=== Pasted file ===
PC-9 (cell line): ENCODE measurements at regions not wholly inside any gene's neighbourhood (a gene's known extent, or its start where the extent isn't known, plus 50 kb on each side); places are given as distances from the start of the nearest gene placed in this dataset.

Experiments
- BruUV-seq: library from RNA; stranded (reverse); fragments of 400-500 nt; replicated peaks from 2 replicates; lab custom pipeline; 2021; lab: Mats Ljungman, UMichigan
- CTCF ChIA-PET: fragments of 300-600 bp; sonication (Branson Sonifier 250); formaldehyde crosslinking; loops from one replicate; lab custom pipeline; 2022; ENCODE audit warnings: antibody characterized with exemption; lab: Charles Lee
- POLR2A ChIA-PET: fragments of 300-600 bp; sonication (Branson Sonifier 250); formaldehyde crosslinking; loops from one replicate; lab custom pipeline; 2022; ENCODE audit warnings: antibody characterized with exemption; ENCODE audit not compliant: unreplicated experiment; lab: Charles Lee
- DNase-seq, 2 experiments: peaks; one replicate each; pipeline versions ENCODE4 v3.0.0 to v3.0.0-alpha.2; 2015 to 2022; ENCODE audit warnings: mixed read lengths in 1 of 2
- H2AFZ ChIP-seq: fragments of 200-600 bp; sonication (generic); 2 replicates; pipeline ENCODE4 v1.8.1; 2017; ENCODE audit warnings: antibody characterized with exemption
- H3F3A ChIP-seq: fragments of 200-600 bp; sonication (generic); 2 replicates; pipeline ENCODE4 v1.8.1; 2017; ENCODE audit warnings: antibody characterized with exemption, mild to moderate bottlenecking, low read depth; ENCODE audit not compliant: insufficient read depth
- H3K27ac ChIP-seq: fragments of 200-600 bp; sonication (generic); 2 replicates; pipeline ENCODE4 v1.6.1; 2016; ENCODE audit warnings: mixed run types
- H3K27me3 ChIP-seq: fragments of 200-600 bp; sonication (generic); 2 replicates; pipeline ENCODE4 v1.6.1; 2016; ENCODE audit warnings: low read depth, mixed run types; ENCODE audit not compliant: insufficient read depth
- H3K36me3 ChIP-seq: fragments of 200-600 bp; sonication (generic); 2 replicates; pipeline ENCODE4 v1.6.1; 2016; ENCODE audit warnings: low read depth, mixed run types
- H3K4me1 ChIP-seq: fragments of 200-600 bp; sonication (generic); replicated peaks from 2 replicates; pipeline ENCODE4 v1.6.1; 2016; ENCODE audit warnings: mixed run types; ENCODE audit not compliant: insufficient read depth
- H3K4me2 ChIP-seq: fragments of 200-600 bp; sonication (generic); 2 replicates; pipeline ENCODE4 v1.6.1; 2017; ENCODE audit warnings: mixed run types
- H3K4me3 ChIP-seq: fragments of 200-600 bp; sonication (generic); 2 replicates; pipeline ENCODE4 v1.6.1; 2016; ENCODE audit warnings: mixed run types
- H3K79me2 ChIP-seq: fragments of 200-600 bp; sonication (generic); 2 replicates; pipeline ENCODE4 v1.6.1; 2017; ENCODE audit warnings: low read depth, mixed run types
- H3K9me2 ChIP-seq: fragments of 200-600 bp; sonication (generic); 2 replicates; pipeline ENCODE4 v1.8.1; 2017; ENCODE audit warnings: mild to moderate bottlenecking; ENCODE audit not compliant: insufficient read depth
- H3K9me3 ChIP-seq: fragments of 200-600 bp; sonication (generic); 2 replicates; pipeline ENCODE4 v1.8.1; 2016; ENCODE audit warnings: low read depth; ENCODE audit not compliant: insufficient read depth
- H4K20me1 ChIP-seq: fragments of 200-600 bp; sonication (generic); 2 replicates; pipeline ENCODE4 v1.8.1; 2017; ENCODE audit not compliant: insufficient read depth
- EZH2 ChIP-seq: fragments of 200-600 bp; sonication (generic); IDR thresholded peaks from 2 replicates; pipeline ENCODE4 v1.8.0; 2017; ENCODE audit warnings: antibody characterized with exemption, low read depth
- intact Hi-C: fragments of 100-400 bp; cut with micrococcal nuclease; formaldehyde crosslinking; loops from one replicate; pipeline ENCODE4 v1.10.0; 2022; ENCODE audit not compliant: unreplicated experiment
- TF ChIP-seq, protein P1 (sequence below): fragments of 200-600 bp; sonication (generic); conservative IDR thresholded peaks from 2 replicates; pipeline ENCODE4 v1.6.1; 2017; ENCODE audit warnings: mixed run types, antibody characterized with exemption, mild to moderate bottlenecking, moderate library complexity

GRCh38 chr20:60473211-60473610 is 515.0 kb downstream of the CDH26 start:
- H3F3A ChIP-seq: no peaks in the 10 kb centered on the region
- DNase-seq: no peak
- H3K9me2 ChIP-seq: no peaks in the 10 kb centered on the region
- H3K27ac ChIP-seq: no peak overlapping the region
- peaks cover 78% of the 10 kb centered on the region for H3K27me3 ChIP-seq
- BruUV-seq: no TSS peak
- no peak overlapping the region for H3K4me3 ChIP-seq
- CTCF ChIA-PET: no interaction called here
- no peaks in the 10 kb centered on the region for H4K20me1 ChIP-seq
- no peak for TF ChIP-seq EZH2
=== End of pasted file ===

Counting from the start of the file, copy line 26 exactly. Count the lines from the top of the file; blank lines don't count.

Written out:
- H3K27ac ChIP-seq: no peak overlapping the region